By Chuck Gill, Penn State
UNIVERSITY PARK – Funding for Penn State agricultural research and extension programs would remain at 2011-12 levels under Gov. Tom Corbett’s proposed state budget for 2012-13, unveiled Feb. 7.
“Considering the current economic realities in Pennsylvania, this is excellent news,” said Bruce McPheron, dean of Penn State’s College of Agricultural Sciences.
“With revenues continuing to lag behind estimates, the governor once again had to make some very difficult fiscal decisions,” he said. “We are pleased and grateful that he recognized the importance of our work, which is critical to the continued economic vitality of the state’s food and fiber sectors and to the long-term well-being of our communities and citizens.”
The state appropriation for ag research and extension — $44.7 million in the current fiscal year — accounts for about half of the base operating funds for the College of Agricultural Sciences. The college also receives support from federal and county governments as part of Penn State’s mission as the state’s sole Land Grant university.
Those funds support research and extension programs in areas such as food safety, water quality, animal and plant disease, Marcellus Shale issues, crop and livestock production, human health and nutrition, youth development and bioenergy. No tuition dollars are used to support ag research and extension.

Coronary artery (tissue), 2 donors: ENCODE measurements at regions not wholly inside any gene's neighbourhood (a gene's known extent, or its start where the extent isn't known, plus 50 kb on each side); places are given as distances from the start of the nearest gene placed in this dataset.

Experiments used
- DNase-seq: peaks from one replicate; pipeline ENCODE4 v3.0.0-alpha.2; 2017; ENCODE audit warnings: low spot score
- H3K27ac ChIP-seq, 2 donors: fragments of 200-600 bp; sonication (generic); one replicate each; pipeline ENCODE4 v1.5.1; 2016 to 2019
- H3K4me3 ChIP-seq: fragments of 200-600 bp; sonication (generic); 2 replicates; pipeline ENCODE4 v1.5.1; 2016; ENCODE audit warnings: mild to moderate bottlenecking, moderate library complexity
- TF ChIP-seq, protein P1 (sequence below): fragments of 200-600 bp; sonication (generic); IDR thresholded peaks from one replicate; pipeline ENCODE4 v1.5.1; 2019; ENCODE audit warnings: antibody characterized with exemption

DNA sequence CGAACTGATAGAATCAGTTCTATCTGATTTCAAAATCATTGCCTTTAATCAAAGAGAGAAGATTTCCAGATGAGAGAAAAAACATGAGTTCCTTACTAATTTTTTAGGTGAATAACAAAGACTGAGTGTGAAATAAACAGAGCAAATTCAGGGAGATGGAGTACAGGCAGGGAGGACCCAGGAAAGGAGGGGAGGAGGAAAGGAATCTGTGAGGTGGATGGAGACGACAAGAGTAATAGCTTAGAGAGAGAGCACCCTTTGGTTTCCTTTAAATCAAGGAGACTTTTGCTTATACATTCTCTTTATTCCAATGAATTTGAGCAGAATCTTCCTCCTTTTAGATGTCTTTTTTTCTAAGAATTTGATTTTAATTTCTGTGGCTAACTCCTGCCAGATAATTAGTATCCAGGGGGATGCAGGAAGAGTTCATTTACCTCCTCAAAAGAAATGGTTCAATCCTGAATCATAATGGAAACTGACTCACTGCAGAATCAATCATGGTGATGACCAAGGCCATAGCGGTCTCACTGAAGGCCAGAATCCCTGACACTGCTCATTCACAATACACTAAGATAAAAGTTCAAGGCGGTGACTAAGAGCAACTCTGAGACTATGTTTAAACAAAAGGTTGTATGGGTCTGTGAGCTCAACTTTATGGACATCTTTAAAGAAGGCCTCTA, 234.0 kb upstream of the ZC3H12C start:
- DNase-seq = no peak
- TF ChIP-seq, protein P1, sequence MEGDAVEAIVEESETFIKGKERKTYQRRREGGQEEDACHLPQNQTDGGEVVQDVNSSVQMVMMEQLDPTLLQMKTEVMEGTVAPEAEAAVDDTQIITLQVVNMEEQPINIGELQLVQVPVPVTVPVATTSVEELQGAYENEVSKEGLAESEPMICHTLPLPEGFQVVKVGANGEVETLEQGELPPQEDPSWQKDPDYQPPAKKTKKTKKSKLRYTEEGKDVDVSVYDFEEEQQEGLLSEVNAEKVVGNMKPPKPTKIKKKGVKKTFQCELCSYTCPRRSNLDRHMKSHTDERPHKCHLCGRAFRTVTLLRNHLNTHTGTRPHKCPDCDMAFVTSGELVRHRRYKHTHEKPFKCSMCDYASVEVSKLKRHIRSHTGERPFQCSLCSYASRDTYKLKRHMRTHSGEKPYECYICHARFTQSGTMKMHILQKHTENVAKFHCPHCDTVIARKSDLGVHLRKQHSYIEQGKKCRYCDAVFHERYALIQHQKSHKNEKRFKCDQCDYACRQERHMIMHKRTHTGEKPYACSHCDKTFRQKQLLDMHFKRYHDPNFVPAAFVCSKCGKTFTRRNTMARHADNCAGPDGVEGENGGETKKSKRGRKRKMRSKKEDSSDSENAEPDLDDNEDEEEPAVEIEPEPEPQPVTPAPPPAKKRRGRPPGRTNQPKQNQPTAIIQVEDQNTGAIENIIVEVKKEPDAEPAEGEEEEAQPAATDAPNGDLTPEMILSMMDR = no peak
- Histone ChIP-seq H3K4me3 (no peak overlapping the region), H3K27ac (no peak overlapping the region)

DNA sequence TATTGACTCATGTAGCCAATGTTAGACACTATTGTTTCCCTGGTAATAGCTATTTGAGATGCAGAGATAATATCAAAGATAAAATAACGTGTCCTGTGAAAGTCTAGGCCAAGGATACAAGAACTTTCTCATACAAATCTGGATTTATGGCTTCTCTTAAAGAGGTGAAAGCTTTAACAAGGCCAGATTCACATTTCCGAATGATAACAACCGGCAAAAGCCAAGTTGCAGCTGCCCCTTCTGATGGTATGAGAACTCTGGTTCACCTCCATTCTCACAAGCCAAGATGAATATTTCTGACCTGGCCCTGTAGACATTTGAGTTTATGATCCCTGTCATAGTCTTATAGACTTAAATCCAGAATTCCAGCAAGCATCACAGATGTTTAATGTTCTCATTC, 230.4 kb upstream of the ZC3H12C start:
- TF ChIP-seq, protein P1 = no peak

Base funding for the college also comes from the state’s general appropriation to Penn State in support of undergraduate education. The college — which offers 19 majors and has seen its enrollment rise nearly 50 percent since 2005 — would bear its share of the governor’s proposed 30 percent cut in that allocation (http://live.psu.edu/story/57644).
During last year’s budget negotiations, the college’s agricultural research and extension line items were moved out of the Penn State appropriations bill and placed in the Agricultural College Land Scrip Fund under the state Department of Agriculture’s budget. Use of this fund is restricted to the “Commonwealth’s Land Grant university for agricultural research programs and agricultural extension services.”
In the 2011-12 budget, the Land Scrip Fund received revenues from the state’s general fund. The governor’s proposed spending plan for 2012-13, however, calls for the appropriation to the Land Scrip Fund to be transferred instead from the Race Horse Development Fund.
McPheron explained that the change would not impact the use of the funds. But he said the University is assessing the implications of this proposed shift in revenue sources.
McPheron emphasized that the governor’s proposal is just the first step in the state budget process. “We view the governor’s budget as a positive starting point,” he said. “We will continue to work closely with the administration and the General Assembly to communicate the value that the state receives in return for its investment in ag research and extension.”
More information about how the College of Agricultural Sciences has spent its appropriated dollars and has responded to budget pressures is available at http://psu.ag/z0a2tH online.